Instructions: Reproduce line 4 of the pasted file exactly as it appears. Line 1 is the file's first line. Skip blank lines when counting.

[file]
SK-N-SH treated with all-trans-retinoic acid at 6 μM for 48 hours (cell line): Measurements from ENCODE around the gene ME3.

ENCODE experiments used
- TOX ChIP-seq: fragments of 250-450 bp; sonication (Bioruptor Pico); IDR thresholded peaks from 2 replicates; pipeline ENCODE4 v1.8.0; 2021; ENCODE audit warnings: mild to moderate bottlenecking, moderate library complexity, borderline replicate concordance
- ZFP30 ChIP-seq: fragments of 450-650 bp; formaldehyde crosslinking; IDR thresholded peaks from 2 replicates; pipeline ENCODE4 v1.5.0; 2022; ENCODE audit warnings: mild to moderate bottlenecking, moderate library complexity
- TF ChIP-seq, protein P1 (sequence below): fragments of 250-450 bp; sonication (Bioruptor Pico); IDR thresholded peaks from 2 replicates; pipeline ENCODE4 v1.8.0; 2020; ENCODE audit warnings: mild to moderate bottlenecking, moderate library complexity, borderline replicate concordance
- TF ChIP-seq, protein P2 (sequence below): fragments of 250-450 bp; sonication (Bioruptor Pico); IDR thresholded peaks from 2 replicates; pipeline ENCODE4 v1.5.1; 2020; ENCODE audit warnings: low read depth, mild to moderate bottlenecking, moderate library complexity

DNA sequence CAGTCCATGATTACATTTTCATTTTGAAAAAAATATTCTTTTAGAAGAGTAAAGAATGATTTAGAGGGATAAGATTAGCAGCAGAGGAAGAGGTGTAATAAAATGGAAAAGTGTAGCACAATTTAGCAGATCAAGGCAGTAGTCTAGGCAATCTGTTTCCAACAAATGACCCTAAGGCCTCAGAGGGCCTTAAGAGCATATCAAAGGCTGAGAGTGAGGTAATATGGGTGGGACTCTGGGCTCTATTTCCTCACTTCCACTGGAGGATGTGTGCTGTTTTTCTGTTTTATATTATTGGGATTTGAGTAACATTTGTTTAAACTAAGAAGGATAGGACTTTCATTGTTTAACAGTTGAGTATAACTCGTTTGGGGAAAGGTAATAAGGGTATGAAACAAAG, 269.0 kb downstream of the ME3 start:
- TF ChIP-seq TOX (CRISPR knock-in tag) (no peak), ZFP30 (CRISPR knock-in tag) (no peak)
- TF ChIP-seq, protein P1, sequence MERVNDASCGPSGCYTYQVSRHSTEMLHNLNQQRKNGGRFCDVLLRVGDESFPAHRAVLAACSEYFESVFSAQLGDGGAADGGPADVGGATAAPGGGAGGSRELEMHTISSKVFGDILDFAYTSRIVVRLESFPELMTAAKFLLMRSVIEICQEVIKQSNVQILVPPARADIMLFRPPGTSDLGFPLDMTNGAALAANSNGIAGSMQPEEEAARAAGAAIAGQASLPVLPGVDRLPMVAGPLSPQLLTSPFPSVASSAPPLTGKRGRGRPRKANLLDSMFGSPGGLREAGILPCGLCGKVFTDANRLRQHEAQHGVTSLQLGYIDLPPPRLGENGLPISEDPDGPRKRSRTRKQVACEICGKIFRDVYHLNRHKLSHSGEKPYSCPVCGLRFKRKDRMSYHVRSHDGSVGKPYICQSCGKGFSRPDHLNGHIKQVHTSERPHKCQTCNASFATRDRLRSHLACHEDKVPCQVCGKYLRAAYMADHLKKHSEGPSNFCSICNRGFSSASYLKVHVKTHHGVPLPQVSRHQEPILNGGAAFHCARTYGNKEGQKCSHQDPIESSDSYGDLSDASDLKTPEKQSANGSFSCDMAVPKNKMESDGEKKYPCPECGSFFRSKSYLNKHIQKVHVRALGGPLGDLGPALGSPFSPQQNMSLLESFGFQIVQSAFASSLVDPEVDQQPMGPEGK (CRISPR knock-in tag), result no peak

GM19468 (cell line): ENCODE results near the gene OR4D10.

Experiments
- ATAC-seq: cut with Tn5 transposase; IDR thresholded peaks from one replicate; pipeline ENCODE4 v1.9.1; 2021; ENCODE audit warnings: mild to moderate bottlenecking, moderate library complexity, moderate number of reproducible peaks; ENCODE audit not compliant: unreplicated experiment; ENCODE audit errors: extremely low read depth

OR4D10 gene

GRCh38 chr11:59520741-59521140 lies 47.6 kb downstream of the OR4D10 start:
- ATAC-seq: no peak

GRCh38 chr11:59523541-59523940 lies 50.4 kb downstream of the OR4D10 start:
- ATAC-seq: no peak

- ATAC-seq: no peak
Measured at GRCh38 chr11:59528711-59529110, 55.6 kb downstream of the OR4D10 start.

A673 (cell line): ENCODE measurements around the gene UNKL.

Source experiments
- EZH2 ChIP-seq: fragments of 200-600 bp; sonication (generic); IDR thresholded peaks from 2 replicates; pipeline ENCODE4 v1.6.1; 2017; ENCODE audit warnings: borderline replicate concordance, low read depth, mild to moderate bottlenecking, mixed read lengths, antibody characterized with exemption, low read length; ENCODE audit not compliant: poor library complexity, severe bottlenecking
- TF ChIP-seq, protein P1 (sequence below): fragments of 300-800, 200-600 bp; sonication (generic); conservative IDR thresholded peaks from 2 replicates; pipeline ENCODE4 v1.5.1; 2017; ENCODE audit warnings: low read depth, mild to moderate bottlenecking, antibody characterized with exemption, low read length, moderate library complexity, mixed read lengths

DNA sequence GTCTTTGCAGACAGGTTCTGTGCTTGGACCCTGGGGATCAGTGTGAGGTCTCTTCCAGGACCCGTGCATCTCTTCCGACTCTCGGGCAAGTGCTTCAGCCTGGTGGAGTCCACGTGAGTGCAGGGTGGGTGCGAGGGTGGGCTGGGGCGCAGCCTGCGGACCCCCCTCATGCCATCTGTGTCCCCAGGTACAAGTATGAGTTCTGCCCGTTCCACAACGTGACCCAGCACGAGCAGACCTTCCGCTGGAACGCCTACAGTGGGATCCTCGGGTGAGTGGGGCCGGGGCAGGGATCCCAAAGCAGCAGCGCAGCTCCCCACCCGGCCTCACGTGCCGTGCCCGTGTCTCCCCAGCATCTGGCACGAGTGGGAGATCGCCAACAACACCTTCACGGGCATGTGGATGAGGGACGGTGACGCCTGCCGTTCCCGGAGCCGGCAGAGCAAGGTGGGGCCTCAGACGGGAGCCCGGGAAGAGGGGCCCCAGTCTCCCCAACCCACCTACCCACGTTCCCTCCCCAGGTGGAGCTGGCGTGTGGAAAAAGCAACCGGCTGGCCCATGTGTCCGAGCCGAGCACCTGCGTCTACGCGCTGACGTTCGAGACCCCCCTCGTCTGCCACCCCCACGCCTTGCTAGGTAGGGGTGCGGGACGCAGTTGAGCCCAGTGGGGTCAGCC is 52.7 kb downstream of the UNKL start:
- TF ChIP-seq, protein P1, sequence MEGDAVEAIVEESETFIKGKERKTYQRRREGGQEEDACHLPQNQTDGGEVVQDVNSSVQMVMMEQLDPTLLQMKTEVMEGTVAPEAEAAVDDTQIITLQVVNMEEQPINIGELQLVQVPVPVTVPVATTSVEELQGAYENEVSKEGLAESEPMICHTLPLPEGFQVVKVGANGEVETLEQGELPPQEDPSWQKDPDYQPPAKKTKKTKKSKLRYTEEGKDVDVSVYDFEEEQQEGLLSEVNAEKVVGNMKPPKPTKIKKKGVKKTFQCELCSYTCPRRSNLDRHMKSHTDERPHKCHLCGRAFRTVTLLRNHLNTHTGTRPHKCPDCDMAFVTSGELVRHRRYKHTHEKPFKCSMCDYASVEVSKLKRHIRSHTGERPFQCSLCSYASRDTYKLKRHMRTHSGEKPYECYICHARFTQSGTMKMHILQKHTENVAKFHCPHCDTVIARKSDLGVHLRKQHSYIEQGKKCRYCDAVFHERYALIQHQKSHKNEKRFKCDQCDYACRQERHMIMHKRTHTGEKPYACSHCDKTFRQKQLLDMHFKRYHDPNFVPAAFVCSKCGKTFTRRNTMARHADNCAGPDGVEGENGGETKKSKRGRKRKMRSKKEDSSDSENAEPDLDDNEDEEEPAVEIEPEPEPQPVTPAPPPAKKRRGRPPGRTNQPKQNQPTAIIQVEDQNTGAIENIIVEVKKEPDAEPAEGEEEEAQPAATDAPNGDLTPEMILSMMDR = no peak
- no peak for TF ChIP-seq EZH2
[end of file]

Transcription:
- ZFP30 ChIP-seq: fragments of 450-650 bp; formaldehyde crosslinking; IDR thresholded peaks from 2 replicates; pipeline ENCODE4 v1.5.0; 2022; ENCODE audit warnings: mild to moderate bottlenecking, moderate library complexity